‘Roughing It’ presented the picture of those early conditions with the startling vividness and truth of a great novel, which, in effect, it was. It was not accurate history, even of the author’s own adventures. It was true in its aspects, rather than in its details. The greater artist disregards the truth of detail to render more strikingly a phase or a condition, to produce an atmosphere, to reconstruct a vanished time. This was what Mark Twain did in ‘Roughing It’. He told the story of overland travel and the frontier, for his own and future generations, in what is essentially a picaresque novel, a work of unperishing fiction, founded on fact.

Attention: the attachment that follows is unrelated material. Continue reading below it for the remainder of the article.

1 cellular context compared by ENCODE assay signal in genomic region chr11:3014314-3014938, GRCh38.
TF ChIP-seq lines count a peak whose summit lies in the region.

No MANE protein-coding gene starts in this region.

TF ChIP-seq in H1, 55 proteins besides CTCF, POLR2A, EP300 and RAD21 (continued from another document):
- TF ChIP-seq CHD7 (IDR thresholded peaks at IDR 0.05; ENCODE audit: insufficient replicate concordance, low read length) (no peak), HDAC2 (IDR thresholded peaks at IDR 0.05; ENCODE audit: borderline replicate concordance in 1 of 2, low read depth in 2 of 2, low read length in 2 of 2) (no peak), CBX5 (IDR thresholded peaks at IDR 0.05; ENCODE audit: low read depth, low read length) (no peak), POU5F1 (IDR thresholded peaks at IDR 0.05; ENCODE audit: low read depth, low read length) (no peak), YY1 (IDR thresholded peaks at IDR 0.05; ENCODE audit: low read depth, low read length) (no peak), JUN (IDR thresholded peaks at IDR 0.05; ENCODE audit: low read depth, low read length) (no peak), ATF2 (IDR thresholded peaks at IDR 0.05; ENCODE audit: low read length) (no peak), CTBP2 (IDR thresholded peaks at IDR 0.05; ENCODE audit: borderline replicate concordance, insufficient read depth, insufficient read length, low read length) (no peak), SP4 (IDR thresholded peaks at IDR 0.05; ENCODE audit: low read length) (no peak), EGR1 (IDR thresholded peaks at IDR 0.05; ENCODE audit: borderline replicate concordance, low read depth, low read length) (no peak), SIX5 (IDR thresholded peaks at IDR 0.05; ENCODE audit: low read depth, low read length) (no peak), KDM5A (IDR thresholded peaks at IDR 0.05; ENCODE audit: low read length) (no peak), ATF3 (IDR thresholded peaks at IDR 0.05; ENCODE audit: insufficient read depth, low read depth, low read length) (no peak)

The sales of ‘Roughing It’ during the first three months aggregated nearly forty thousand copies, and the author was lavishly elate accordingly. To Orion (who had already closed his career with Bliss, by exercise of those hereditary eccentricities through which he so often came to grief) he gave $1,000 out of the first royalty check, in acknowledgment of the memorandum book and other data which Orion had supplied. Clemens believed the new book would sell one hundred thousand copies within the year; but the sale diminished presently, and at the end of the first year it was considerably behind the Innocents for the same period. As already stated, it required ten years for Roughing It to reach the one-hundred-thousand mark, which the Innocents reached in three.

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Last updated Tuesday, March 4, 2014 at 20:05